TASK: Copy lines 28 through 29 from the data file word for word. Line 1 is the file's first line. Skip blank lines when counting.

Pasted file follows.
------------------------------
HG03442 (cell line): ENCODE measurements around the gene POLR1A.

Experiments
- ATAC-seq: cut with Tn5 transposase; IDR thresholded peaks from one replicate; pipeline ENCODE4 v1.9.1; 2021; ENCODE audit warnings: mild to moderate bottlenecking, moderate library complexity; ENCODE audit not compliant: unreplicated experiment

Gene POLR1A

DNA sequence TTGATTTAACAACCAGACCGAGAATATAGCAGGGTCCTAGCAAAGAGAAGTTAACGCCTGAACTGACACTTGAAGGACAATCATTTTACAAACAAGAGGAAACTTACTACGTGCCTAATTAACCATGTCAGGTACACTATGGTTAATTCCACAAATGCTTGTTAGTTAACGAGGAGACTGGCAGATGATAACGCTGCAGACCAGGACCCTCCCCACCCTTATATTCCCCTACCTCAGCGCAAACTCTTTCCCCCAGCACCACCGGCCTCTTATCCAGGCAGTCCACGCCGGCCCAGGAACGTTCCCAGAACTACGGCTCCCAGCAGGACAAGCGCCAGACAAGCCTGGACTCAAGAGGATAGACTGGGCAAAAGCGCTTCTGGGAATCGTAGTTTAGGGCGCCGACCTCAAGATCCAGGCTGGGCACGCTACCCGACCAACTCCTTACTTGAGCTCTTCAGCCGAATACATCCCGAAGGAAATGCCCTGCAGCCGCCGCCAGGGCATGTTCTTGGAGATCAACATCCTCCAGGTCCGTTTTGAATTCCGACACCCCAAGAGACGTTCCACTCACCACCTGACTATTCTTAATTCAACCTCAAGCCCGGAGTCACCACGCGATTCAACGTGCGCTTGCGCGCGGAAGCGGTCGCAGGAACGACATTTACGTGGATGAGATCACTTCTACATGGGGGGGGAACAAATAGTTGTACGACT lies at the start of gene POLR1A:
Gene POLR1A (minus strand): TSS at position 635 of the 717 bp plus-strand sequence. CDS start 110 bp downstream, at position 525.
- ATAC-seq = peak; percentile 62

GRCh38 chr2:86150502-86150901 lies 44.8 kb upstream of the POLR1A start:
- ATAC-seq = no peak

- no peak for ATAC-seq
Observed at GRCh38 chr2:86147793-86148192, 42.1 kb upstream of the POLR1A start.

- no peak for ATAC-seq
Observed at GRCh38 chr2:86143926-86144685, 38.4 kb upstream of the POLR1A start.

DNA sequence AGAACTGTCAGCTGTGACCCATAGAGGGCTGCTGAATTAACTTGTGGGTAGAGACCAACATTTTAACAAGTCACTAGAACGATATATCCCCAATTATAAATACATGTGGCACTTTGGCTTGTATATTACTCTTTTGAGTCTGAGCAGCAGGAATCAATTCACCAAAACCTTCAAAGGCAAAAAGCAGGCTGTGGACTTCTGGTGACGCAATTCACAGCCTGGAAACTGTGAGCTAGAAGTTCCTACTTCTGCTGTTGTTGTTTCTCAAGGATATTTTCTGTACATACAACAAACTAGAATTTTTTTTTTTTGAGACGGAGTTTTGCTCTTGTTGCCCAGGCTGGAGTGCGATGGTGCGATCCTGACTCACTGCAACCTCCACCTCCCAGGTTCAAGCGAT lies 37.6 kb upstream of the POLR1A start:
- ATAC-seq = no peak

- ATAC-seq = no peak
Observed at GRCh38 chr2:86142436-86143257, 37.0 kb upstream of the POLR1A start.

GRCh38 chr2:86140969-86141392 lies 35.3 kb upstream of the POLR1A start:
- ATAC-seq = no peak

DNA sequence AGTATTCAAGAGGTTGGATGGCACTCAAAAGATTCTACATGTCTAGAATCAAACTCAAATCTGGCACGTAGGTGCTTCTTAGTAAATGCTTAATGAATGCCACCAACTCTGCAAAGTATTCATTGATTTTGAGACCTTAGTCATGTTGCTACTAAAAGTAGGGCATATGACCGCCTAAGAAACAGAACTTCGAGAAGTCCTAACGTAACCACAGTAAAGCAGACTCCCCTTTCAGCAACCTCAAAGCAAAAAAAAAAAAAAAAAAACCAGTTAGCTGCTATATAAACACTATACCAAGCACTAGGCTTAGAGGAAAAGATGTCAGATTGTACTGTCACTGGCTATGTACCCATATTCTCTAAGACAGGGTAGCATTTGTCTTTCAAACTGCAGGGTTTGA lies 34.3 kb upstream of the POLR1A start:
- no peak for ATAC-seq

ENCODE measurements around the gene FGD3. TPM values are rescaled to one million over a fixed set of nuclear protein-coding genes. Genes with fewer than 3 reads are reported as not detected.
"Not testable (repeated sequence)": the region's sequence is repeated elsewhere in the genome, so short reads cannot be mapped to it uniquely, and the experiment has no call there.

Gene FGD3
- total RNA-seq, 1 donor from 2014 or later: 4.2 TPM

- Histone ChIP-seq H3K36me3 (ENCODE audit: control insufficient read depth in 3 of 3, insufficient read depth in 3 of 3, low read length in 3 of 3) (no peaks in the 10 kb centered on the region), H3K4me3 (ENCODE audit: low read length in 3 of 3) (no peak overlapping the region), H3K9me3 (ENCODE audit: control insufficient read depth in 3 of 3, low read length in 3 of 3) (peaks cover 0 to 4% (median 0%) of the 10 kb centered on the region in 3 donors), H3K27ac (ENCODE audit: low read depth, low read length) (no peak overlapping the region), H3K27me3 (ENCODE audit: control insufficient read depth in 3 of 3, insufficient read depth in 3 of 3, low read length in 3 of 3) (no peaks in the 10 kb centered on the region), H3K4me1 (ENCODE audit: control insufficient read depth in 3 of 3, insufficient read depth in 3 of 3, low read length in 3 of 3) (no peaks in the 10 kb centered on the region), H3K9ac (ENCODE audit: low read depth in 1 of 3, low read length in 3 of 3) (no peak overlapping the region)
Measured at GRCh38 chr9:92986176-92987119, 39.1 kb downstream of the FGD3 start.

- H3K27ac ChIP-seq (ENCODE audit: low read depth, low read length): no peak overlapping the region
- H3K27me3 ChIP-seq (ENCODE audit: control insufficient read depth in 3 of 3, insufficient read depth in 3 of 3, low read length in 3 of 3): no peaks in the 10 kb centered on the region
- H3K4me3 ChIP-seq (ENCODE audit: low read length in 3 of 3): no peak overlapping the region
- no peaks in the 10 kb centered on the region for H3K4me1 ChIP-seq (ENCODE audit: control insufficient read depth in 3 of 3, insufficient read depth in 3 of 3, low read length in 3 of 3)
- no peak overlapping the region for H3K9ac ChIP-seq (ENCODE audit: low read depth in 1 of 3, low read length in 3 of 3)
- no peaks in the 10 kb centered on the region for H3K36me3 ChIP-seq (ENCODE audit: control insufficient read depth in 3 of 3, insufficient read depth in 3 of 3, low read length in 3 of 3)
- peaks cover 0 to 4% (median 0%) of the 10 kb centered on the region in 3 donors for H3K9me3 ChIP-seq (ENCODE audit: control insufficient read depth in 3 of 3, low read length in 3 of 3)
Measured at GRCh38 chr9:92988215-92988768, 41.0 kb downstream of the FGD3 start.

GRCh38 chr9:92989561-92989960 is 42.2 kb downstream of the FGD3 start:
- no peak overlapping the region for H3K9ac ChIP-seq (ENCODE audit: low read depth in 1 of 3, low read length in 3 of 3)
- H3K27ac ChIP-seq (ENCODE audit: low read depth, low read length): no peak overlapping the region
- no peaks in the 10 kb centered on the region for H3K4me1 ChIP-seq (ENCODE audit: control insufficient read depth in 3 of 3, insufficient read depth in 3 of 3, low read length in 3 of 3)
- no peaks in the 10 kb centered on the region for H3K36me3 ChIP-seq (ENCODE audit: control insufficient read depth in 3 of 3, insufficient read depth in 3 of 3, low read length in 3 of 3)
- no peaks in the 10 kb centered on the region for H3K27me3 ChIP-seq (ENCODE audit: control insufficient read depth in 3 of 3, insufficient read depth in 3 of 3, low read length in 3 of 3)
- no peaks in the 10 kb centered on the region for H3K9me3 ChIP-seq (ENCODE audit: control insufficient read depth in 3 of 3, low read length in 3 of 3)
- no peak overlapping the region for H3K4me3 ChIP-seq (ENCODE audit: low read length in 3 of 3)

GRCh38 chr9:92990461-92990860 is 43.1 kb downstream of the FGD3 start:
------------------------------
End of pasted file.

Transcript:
- H3K27ac ChIP-seq (ENCODE audit: low read depth, low read length): no peak overlapping the region
- H3K27me3 ChIP-seq (ENCODE audit: control insufficient read depth in 3 of 3, insufficient read depth in 3 of 3, low read length in 3 of 3): no peaks in the 10 kb centered on the region